- The Washington Times - Wednesday, July 30, 2003

The D.C. Office of Campaign Finance has begun investigating the hiring of the University of the District of Columbia’s new provost — a crony of the school’s president who apparently lacks the required experience and education for the post.

The open-ended investigation will initially focus on whether UDC President William L. Pollard violated standards of conduct for public officials in hiring family friend Wilhelmina M. Reuben-Cooke. The ethics probe could expand to include other issues involving the District’s land-grant university, said Kathy S. Williams, general counsel for the Office of Campaign Finance.

“We don’t know what will happen as a result of initiating this investigation,” said Ms. Williams.

The Office of Campaign Finance, the investigative arm of the D.C. Board of Elections and Ethics, enforces laws regarding the ethical conduct of public officials, lobbying activities, conflicts of interest and campaign finance.

The UDC investigation, which began Friday, must be completed and the findings reported in a legal order within 90 days. However, the Office of Campaign Finance can petition the elections board to extend the deadline, according to city law.

The investigation follows a series of reports this month by The Washington Times:

• On July 11, The Times first reported that Mr. Pollard had hired Mrs. Reuben-Cooke as provost and vice president of academic affairs even though she has about 18 months’ experience as an administrator and does not have a doctorate. The job, as advertised, requires a doctoral degree and an established record as a senior academic administrator.

• On July 18, The Times reported that Mr. Pollard had given Mrs. Reuben-Cooke a $10,000 signing bonus for accepting the $137,000-a-year job. The school’s board of trustees later rescinded the signing bonus.

• On Friday, The Times reported that UDC campus police are investigating the theft of financial records that coincided with media inquiries into Mrs. Reuben-Cooke’s hiring and expenditures on Mr. Pollard’s university house. The records pertain to the school’s payroll and Mr. Pollard’s expenses, including his house, according to a campus staffer familiar with the finance department, where the theft occurred.

The Times yesterday reported that the UDC board of trustees is calling on university officials to reproduce the files and make them public.

“Right now, we are looking at the whole issue,” said Ms. Williams. “Whatever happens, it will all come out in the wash when we issue our order.”

Neither Mr. Pollard nor his spokesman responded yesterday to a request for comment.

Mrs. Reuben-Cooke, who started her new job July 15, has been unavailable for comment. She is married to D.C. lawyer Edmund Cooke, who helped Mr. Pollard secure his $200,000-a-year university job a year ago.

Board of trustees Chairman Charles Ogletree Jr., a Harvard law professor, said he expects the investigation will find no wrongdoing.

“This matter, as with other matters, is of no moment,” Mr. Ogletree said by telephone yesterday from his vacation home in Oak Bluffs, Mass. “I hope that the investigation will lead to what we expect — that the process was open and complete, and that Professor Cooke is an outstanding candidate for the position.”

The ethics probe was spurred by a complaint lodged with the Office of Campaign Finance on July 18 by Terry Lynch, executive director of the Downtown Cluster of Congregations. He urged an independent investigation be made into Mrs. Reuben-Cook’s hiring.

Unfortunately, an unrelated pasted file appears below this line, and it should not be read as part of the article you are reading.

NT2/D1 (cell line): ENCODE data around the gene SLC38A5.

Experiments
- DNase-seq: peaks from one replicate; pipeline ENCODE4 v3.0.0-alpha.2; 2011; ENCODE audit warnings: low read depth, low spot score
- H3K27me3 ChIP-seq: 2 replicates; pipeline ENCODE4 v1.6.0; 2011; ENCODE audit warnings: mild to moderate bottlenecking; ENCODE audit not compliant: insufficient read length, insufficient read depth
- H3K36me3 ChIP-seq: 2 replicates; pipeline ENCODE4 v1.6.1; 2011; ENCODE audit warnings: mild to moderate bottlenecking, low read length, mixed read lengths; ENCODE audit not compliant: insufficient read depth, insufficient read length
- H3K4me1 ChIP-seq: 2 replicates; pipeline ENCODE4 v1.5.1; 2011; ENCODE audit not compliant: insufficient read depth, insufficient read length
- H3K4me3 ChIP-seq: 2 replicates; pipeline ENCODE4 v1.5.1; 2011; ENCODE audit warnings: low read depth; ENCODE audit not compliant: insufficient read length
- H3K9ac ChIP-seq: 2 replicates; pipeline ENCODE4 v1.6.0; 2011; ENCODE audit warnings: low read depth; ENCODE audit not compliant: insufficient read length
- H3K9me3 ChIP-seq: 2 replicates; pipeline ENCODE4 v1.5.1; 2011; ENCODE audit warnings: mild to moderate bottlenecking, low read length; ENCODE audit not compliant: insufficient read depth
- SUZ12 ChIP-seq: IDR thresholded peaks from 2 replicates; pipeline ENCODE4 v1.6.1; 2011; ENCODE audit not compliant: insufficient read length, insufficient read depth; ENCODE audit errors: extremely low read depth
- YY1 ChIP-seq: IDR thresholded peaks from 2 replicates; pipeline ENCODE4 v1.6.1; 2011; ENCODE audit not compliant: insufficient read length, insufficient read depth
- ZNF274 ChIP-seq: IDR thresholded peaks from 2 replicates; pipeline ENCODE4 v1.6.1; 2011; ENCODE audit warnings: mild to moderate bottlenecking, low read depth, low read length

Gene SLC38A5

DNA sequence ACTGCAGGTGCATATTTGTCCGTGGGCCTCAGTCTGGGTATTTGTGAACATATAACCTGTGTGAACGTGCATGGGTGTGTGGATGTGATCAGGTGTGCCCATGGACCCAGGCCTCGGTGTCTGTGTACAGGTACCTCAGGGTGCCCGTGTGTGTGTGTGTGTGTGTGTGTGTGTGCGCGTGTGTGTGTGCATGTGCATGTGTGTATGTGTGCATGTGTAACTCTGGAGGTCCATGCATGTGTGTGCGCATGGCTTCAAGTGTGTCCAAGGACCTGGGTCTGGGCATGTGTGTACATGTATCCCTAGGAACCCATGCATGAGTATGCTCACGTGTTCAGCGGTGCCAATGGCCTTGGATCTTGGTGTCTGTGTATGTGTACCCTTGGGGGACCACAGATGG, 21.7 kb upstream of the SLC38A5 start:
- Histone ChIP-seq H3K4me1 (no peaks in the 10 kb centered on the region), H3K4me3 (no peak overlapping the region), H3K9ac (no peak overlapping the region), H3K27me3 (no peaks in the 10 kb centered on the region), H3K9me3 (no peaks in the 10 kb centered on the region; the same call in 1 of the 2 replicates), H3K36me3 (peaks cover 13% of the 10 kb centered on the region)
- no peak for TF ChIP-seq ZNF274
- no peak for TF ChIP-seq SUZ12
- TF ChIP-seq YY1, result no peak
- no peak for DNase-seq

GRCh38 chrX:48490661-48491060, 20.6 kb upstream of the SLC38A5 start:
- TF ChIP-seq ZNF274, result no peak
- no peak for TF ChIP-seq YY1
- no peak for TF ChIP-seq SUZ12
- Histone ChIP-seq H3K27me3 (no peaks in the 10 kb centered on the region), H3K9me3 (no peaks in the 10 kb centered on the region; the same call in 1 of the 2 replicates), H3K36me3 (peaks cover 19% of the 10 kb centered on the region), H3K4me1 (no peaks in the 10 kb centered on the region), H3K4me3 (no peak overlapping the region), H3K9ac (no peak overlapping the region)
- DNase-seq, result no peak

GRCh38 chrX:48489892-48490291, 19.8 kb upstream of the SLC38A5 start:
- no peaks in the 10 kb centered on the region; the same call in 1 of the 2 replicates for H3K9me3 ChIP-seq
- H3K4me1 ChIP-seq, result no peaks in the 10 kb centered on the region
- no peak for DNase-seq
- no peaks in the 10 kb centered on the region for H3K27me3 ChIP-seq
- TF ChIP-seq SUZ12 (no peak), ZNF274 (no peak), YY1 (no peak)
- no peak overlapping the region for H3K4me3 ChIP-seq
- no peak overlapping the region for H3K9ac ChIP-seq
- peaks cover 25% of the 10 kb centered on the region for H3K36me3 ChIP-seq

“The sooner they can get straight answers on the table, the better for everybody,” Mr. Lynch said yesterday.

D.C. Council members have decried the appearance of cronyism at UDC, but Mayor Anthony A. Williams has said he is confident the trustees can fix any problems at the school.

Council member Harold P. Brazil has repeatedly called for Mrs. Reuben-Cooke’s resignation, saying her failure to meet the nationally advertised minimum qualifications for the job and her personal relationship with Mr. Pollard give the appearance of favoritism.

As UDC’s chief academic officer, Mrs. Reuben-Cooke is responsible for overseeing academic programs, creating academic policy, preparing academic budgets and leading the faculty.

In the university’s advertisement for the job, the minimum educational requirement was a doctoral degree or its equivalent. Mrs. Reuben-Cooke, who was a tenured law professor at Syracuse University, holds a juris doctor degree from University of Michigan Law School. The juris doctor degree is considered equivalent to a master’s degree.

The university’s advertisement also required candidates have an established record as a senior academic administrator. Mrs. Reuben-Cooke’s only experience in university administration is 18 months served in the early 1990s as associate dean for academic affairs at the Syracuse University College of Law.

The bulk of her experience has been as a law professor at Syracuse, where Mr. Pollard was a professor of social work and dean of the College of Human Services and Health Professions for nine years.

Rachel Petty, dean of the UDC School of Arts and Sciences, headed the search committee that recommended Mrs. Reuben-Cooke. Mrs. Petty said her committee looked beyond the minimum educational and work experience requirements in its recommendation.

The university is the only public institution of higher education in the District. It was chartered in 1974 as an urban land-grant university with an open-admissions policy. As of last year, the university had an enrollment of 5,300 students and a staff of 225 teachers, for a nearly 24-to-1 student-to-faculty ratio.


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